There is a sweet bit of irony in the troubles facing Valeant Pharmaceuticals Intl Inc. (TSX:VRX)(NYSE:VRX). Its stock went into a slide last week after short-seller Andrew Left suggested the company was using a complex structure to “stuff the channel” (i.e. report false revenue to a company under its control). His conclusion now appears to be wrong; there is no longer reason to believe that Valeant is inflating revenue.

Yet Valeant’s business practices have raised plenty of other concerns, which is why the company’s share price hasn’t recovered. In fact, there are really two ways that Valeant’s shares could plummet. We take a look below.

The issues

Valeant’s troubles revolve around Philidor, a specialty pharmacy that seems to be under Valeant’s control.

According to numerous reports, Philidor has used some suspect tactics to boost sales for Valeant. This includes aggressively providing refills, covering patients’ copay requirements, and shipping product through other pharmacies in its “network”.

These practices often lead to prescription sales that otherwise would not have taken place. Ultimately, that cost falls on health insurers, who must pay for these drugs. Some of Philidor’s methods may also be illegal.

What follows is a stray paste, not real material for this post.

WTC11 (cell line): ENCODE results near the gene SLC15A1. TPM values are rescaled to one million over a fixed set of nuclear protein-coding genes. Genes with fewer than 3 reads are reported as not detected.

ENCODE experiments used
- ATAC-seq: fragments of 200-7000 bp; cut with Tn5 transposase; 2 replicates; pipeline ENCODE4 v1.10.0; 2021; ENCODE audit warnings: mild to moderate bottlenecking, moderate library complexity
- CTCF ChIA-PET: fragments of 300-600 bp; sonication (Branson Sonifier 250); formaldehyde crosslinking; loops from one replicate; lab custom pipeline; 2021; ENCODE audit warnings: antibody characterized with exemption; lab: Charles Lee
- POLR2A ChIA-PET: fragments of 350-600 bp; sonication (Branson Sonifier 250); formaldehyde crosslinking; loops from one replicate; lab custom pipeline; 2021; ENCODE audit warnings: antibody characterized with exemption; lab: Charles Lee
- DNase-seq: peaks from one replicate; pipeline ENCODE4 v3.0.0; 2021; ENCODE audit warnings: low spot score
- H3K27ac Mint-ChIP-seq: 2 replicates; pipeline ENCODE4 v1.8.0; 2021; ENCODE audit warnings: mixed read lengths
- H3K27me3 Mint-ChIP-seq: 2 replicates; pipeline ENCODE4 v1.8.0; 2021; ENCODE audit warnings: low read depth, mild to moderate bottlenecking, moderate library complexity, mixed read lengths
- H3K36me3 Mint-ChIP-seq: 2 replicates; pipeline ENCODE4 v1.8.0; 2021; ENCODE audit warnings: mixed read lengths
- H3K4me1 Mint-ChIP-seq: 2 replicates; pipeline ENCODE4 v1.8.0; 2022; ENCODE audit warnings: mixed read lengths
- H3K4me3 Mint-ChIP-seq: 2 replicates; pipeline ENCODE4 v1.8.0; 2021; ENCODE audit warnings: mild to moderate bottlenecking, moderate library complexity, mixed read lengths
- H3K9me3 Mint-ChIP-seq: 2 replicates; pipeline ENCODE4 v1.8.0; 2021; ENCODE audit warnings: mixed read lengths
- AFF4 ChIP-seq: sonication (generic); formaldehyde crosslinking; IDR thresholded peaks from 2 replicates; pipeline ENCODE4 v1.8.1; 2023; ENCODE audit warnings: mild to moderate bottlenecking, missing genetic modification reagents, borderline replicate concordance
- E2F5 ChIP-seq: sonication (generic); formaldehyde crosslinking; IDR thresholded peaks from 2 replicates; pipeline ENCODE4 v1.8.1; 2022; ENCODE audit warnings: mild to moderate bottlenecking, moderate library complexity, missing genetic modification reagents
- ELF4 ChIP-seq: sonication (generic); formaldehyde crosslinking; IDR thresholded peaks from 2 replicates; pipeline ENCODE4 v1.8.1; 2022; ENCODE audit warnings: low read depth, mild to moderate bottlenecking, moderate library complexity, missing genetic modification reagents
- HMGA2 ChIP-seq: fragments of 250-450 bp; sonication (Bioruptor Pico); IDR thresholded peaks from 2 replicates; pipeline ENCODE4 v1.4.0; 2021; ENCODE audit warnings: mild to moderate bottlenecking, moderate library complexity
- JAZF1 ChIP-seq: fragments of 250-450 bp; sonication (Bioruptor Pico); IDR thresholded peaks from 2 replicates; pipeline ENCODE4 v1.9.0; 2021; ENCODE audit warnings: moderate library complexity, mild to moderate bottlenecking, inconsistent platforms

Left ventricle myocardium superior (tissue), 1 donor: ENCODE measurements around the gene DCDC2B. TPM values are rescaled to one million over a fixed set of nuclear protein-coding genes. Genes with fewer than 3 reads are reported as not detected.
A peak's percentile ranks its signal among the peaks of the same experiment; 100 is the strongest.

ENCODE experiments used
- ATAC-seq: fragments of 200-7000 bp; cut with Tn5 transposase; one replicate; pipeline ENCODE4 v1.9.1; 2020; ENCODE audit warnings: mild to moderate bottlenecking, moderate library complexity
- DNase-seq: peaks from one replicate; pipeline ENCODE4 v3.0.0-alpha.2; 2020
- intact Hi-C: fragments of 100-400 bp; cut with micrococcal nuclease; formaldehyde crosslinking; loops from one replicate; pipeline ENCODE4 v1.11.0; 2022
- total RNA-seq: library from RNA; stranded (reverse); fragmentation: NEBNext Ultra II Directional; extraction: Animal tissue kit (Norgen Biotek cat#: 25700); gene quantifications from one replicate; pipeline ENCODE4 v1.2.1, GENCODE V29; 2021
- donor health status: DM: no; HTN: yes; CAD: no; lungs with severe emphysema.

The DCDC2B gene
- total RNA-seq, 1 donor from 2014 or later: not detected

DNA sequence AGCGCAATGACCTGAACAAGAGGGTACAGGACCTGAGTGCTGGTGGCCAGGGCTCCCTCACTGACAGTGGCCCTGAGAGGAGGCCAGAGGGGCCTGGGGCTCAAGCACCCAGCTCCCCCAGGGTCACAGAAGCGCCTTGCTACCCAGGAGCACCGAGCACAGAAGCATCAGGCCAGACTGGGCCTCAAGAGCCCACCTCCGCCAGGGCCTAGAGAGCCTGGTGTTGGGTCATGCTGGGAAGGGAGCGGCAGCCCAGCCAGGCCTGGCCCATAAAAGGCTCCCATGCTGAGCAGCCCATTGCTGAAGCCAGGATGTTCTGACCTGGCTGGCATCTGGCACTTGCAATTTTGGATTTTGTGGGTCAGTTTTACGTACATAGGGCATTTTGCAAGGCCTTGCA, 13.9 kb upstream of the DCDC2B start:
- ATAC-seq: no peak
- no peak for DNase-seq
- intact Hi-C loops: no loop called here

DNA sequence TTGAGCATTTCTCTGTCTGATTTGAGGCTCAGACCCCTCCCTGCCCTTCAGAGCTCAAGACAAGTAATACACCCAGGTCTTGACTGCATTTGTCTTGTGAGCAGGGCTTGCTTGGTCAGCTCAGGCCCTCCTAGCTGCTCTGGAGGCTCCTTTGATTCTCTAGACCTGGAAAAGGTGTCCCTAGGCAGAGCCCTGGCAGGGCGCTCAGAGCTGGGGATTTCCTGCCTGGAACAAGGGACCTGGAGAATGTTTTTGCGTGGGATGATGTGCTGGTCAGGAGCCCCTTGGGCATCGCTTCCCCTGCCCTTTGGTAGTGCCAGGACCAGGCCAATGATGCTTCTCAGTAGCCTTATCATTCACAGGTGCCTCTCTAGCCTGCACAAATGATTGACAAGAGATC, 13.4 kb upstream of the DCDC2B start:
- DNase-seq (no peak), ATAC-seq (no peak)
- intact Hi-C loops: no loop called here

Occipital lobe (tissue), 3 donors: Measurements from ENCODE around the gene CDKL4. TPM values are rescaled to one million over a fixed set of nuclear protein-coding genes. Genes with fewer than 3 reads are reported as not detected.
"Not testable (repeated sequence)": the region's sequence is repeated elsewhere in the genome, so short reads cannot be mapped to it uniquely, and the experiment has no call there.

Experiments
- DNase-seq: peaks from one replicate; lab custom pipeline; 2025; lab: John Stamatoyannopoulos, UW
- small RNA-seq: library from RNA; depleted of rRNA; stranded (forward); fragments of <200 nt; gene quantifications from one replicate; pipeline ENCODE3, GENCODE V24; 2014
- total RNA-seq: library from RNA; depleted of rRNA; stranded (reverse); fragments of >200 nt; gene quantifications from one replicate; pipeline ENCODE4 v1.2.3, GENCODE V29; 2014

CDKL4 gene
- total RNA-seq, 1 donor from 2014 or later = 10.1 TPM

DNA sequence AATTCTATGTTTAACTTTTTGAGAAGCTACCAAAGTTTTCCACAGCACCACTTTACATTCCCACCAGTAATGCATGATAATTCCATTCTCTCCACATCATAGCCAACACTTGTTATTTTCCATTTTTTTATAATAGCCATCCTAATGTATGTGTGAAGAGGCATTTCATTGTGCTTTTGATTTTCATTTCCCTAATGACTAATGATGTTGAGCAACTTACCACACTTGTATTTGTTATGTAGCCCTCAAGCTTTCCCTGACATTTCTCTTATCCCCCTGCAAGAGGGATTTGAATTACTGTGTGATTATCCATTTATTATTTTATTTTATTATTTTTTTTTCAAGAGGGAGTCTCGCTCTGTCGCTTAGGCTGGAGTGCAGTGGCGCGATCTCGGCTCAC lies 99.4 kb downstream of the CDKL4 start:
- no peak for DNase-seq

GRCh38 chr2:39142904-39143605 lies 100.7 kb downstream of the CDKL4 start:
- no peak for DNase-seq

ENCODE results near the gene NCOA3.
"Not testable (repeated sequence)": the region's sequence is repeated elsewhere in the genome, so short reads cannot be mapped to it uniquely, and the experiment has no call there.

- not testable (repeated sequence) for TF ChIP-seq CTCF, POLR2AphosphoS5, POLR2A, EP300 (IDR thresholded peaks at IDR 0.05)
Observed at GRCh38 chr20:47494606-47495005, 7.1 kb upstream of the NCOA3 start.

Two big question marks

There are two major ways this could hurt Valeant, other than the damage currently being done to the company’s reputation.

First of all, Valeant could potentially be held liable for Philidor’s actions. Bronte Capital, one of the research outfits that has uncovered dirt on Valeant, suggests that Philidor is guilty of many counts of mail fraud. This carries a penalty of US$1 million per instance, and we shouldn’t “try to calculate the fine.”

Valeant claims that it is protected, since it doesn’t technically own Philidor. But according to an article in The Wall Street Journal, Valeant employees were installed at Philidor, and often went to great lengths to hide this relationship.

Secondly, and perhaps more importantly, health insurers may start cracking down on Valeant. After all, they are surely tired of paying for drugs that patients don’t really need, and they wouldn’t like Valeant’s deceptive practices either.

What this means for the stock

To be very clear, Valeant’s stock still has a long way to fall. The company has roughly US$30 billion of debt, and its stock price implies that more favourable acquisitions are on the way.

So, at this point, you should steer clear of Valeant. This story won’t be over for a long time.

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Fool contributor Benjamin Sinclair has no position in any stocks mentioned. Tom Gardner owns shares of Valeant Pharmaceuticals. The Motley Fool owns shares of Valeant Pharmaceuticals.